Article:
The topic of abortion is very controversial even among feminists. The two major arguments are between the pro-choice activists who advocate for its legalisation and the pro-life supporters who defend its ban. The argument however, is not only restricted to America and Europe but also to West and Central Africa and the MENA regions where heinous practices of gender inequality are at their peak.
Pro-choice supporters submit that legalising abortion and following it to the letter is a fulfillment of a woman’s right to freedom of choice over her body and therefore, it promotes gender equality. Although still in support of women’s rights, pro-life defenders on the other hand, believe in the fundamental right to life, which abortion denies. While these two different opposing views have their solid points, I strongly argue, from a West African perspective that legalising abortion is not in favour of women but instead, widens gender inequality.
While some pro-life defenders believe that right to life is more important than equality, I argue that both are incredibly important and that abortion undermines equality. The right to life does not override equality; rather it is a fundamental part in achieving it. While strongly subscribing to universal sacredness of human life, my argument is based on the submission that the context and situation of an environment determine the consequences of whatever action taken whether as a person, group or as a State. So while the differing views about abortion may be applicable and seemingly helpful in other parts of the world, they may not be in West Africa; where sexual violence, corruption and patriarchy are thriving.
Legalised abortion would increase men’s autonomy
An important question to ask is: whose decision is abortion? In most cases, it is the “woman’s decision” pressured by the man.
In Africa, 1 in 4 women cannot say no to sex to their husband and even in cases of abortion, many other women are forced by their partners regardless of the physical, emotional and health effects. These show the autonomy men have over women and the little or no rights women have over their own body.
Sometimes, the fear of taking responsibility over unwanted pregnancy or the health risk of abortion discourages men from indulging in sexual violence. However, with legalised abortion, women would become more trapped in sexual violence as legalisation removes the fear of unwanted pregnancy.
The main argument in favour of abortion is that it allows the woman to exercise a woman’s right to freedom of choice over her body. Autonomy is the word for that. Truth is, women in Africa hardly ever have any rights over their own body and legalizing abortion cannot make that happen overnight.
Legalised abortion would wave other issues
A major argument for pro-life supporters is that abortion brushes over other underlying issues that prompt abortion. This point plays out well in the West African context where issues of gender inequality and women’s rights bear very little weight.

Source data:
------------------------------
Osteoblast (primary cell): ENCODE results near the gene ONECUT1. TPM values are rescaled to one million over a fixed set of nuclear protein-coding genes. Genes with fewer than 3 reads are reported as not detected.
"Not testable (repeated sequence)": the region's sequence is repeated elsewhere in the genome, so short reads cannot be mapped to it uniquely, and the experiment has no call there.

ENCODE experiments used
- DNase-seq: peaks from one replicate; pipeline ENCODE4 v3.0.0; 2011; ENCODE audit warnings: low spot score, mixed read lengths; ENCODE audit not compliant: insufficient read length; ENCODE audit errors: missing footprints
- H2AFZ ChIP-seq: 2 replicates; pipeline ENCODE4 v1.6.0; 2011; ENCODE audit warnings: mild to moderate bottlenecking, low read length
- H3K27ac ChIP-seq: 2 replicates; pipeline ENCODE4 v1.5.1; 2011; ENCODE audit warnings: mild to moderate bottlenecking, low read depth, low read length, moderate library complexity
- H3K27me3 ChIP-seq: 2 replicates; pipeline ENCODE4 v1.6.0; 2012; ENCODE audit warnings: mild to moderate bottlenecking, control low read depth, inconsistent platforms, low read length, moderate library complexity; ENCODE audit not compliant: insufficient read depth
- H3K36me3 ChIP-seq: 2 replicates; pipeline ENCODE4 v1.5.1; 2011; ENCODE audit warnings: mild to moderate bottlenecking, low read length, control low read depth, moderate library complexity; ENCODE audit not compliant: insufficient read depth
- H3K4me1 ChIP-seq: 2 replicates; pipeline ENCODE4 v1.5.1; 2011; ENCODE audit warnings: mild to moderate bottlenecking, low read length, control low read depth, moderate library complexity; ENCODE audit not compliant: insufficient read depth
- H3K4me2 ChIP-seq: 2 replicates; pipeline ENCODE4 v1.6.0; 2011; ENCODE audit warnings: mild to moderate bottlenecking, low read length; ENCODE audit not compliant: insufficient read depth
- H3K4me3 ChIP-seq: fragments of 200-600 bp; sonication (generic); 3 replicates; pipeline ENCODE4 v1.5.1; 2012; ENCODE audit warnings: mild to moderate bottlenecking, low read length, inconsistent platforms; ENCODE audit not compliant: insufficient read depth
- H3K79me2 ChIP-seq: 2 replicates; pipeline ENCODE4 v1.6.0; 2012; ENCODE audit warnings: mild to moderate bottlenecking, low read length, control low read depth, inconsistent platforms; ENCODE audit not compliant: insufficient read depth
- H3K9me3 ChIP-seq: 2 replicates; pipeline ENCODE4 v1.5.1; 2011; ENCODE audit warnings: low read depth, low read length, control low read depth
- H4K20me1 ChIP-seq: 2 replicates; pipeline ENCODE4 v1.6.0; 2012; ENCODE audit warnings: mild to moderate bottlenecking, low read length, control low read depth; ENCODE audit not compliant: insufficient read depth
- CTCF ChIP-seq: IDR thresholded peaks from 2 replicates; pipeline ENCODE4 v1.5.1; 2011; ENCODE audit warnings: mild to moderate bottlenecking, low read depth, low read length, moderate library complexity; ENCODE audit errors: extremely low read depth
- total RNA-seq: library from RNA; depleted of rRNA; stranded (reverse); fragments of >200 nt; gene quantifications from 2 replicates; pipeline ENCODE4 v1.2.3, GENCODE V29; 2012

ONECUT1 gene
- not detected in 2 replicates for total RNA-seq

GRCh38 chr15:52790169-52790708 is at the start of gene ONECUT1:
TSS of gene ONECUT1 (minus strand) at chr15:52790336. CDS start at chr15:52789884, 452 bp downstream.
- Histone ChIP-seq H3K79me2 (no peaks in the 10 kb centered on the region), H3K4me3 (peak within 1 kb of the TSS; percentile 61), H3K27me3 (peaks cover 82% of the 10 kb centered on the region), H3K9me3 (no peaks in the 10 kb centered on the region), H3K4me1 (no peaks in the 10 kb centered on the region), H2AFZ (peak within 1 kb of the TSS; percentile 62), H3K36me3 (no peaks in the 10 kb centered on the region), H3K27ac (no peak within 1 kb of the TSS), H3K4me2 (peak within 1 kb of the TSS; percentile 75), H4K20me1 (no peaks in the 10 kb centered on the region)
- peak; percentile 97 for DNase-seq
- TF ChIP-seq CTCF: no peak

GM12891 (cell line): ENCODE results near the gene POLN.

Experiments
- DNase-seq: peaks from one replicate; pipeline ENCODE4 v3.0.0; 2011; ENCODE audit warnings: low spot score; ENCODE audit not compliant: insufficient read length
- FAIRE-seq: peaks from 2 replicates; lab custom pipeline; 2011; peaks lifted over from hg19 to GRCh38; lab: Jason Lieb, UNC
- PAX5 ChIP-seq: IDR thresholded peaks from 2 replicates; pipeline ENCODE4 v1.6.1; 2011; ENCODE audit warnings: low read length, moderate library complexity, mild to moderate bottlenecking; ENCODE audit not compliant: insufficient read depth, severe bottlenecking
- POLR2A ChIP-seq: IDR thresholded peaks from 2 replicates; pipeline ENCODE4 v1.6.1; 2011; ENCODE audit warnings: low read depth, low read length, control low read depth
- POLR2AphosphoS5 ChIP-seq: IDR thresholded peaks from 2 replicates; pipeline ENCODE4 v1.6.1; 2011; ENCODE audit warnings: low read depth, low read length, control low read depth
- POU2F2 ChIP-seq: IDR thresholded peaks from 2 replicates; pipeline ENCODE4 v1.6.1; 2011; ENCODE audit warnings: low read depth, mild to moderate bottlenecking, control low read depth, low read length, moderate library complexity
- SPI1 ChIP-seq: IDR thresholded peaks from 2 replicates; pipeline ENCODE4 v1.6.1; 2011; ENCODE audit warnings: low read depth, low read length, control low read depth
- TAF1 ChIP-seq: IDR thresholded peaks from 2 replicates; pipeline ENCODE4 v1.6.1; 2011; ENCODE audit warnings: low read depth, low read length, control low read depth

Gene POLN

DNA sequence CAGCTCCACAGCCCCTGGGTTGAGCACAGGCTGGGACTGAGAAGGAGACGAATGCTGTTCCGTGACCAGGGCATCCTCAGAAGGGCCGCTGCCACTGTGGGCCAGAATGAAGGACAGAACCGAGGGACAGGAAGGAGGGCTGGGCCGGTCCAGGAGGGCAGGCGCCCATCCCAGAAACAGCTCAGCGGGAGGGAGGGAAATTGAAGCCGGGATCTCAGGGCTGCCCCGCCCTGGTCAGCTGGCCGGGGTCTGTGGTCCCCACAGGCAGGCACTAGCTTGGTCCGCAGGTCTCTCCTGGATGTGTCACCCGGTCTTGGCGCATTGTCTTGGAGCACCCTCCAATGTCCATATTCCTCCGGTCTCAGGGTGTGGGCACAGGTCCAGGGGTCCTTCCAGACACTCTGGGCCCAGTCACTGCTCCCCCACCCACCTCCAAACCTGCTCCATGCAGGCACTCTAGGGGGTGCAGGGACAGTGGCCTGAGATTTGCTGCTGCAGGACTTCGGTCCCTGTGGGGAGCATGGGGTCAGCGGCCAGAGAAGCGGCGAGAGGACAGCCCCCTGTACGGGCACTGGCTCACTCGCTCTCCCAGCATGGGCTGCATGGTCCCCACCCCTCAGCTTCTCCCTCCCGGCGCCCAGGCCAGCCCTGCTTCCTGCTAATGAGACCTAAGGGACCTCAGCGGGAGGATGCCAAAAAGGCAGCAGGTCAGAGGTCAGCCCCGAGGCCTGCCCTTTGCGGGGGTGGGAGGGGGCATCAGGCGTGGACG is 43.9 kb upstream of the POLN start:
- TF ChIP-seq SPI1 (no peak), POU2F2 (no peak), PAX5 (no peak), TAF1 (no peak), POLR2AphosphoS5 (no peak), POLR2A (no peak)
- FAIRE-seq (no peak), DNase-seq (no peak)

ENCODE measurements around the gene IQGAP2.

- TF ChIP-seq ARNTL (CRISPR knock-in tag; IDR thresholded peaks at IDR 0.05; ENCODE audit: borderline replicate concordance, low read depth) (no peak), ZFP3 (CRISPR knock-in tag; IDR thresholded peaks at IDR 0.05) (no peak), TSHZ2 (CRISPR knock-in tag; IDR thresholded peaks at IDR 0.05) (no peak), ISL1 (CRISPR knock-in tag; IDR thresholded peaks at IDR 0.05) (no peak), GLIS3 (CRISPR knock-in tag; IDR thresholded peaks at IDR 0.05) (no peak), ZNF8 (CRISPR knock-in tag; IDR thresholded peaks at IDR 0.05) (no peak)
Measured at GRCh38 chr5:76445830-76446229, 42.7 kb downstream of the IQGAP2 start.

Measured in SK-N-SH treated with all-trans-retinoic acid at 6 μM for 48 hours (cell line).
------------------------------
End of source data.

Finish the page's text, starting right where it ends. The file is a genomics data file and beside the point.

One of the reasons why women opt for abortion is economic hardship either from exploitation at work or no livelihood means at all. However, the underlying issue here is the difficulty in catering for one more child. Not the child itself. Therefore the solution would be to increase the woman’s economic capacity and her knowledge about family planning.
Also, a rape event that results into pregnancy cannot be solved with abortion. The solution is to convict the rapist and for the woman, provide rehabilitation and care to support her pregnancy. While some think that abortion would help the woman heal faster psychologically, the thought of ‘child murder’ as some put it in West Africa, would actually cause emotional problems for the woman on the long run.
Legalized abortion would shift our attention from addressing these particular issues to the pregnancy, which in most cases is not the actual problem.
Legalised abortion may increase mortality
The WHO reports that Africa accounted for the most deaths from unsafe abortion and so providing safe abortions would be a way to reduce mortality rate. This submission however forgets that, in this same Africa, inadequate health facilities and archaic cultures are big threats to women’s health.
Many places in West Africa secretly provide unsafe abortions. The argument is that if abortion is legalised, women can freely walk to qualified and approved health facilities to demand abortion. Malaria treatment is legal; prenatal and childbirth care is legal but why does the majority continue going to unsafe, illegal places for these legal treatments as well? Legalising abortion will not remove dangerous abortion – not among the poor in Africa. Lack of finance, cultural prohibitions or even carefree attitudes towards health would hinder access to safe abortions.
The West African context cannot accommodate abortion positively. Sadly, legalised abortion has gained momentum in Western countries and so; West Africa needs to be pro-active as things in the West always have a way of reaching Africa.